Amid regional and international efforts aiming at settling the Syrian crisis, some changes in the major players’ political relations have darkened the outlooks of Syria’s challenge solution.
Meanwhile, some analysts believe that some US’ actions like threatening to impose new sanctions on Tehran, introducing the new visa law and using the Iranian frozen money to pay compensations to the Americans who have been taken hostages in 1979 in Tehran have the potentials to escalate fresh tensions and put serious challenges in the way of settlement of Syria’s erosive crisis.
Now the Syrian conflict has gone even more complicated after increasing tensions in Tehran-Riyadh ties. Iran and Saudi Arabia, two key sides of Syria’s conflict, are leading serious ideological and political conflicts both in the West Asian region and in Syria. Since the beginning of crisis in Syria, Riyadh has been fixated on removal of the Syrian President Bashar al-Assad from power.
To this end, the kingdom has provided the opposition groups like Jaysh al-Islam and al-Nusra Front with an array of financial and logistics supports. In the opposing side is the Islamic Republic of Iran which asserts that the only possible and influential way to move out of the protracted crisis in Syria is to cut off the funding and arming sources of the takfiri groups and support the central government of Damascus.
In the Iranian viewpoint, the complexity of the Syrian conflict and the existence of the diversified terror groups in Syria have left no choice but supporting the government of President Assad. It must be known that currently over 15 terror groups with 65,000 fighters are active in Syria’s battle which could fill the void of ISIS or other takfiri forces in Syria. In such a situation, it is impossible to count on the terrorist groups in Syria and strike a deal with them for ending the conflict in the country. These groups are not unified ideologically and every one of them has a claim over leading a government in the country.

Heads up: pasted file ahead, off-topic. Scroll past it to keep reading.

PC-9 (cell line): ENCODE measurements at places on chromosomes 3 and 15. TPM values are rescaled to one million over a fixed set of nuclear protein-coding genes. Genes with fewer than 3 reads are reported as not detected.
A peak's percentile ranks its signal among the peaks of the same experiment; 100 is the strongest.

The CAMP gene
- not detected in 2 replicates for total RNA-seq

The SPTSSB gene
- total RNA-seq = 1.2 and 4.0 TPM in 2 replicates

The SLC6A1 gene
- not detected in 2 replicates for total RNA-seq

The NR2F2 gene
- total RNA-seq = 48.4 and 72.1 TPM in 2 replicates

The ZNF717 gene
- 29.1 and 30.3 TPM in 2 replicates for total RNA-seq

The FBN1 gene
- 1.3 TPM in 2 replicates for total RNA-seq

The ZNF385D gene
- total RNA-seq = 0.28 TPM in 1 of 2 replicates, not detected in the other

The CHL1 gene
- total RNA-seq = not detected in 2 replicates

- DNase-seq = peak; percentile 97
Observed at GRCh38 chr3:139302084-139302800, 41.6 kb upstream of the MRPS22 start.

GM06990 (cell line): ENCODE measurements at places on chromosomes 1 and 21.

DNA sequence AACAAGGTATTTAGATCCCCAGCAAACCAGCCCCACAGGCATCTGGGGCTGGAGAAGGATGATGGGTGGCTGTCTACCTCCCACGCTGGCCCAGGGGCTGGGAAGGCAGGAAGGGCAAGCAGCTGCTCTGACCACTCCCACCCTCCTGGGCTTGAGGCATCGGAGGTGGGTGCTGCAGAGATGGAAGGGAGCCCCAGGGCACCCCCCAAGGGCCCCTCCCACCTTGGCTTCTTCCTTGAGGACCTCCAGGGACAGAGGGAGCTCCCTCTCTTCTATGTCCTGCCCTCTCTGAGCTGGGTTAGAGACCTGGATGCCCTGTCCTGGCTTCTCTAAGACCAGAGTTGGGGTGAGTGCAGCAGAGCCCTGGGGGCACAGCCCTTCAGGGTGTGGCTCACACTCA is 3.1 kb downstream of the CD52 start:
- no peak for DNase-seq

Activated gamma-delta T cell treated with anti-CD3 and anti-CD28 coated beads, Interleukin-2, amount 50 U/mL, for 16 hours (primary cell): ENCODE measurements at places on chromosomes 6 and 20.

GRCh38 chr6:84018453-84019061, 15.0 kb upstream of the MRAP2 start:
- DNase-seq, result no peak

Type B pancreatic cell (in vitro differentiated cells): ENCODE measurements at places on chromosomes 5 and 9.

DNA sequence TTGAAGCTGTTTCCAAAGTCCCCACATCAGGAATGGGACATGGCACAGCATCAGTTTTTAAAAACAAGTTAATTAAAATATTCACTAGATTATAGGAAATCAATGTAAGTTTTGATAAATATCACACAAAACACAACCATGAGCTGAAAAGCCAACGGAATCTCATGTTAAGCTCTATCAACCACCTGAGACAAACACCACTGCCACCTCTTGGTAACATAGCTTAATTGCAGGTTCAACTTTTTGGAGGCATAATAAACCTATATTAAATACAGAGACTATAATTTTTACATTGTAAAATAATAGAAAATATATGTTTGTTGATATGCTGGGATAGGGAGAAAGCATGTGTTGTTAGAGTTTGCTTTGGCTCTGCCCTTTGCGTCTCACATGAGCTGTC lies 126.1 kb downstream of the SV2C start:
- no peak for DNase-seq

Meanwhile the Saudis are fueling the crisis in Syria as they are turning a blind eye to the reality on the ground in Syria and emphasize on the demand that President Assad must go. In other words, Riyadh has backed the opposition groups, leading to increased violence and extremism in Syria. Obliteration of terrorism takes a collective effort but, unfortunately, there is no promising sign of mobilized attempts to stem terrorism. Instead of joining forces and taking common stances, Saudi Arabia and Iran, both powerful countries, are widely diverging while each side is trying to scale down the other side’s influence and power. In such a chaotic situation, the powers’ actions are foiling each other’s objectives and attempts rather that stopping the takfiri war machine in Syria.
Meanwhile, Tehran-Riyadh’s fresh diplomatic rows have not only undermined the collective dialogue and diplomatic efforts for settling the crisis in Syria but also they have given ISIS terror group a chance to find new breath and do more recruitment. ISIS builds its strength as division grows.
When the two leading Shiite and Sunni countries like Iran and Saudi Arabia develop divides, the terrorist organization would seize the opportunity to promote for its recruitment of extremist forces from Saudi Arabia and other Muslim countries in the region. In a statement, ISIS has called Iran the “Safavid enemy.” This naming is at first step carries a historical and ideological sense. The terror group implies that in the absence of Sunni Ottoman Caliphate it is the eligible successor and is leading the so-called battle against the Shiite Muslims. Certainly, such implication would appeal to the Muslim world’s conventional and conservative groups. Witnessing their governments’ weakness and passiveness, these groups repose hope on ISIS and other claimers of caliphate to see realization of their ideological demands and goals.
Therefore, the ongoing scuffle and crisis between the two poles of power in the region have no outcome but fueling the radicalism and bolstering dogmatic ideologies, and of course due to the already existing grounds of radicalism, Saudi Arabia is more vulnerable to these risks. The Saudi society is the safe haven to extremism. The existence of an authoritarian regime with specific interpretation of Islam on the one hand and the conventional community of Saudi Arabia on the other hand have created a suitable ground for the Islamist groups to expand their terror networks.
In such a situation, the Saudi elites need to avoid fueling the tensions with Iran and move towards cooperation with the Islamic Republic. They must figure out that extremism primarily poses a threat to the whole region. Regional collaboration is key to thwarting this threat. As long as this significant issue is not considered, we would witness continued takfirism and thus more instability in the region.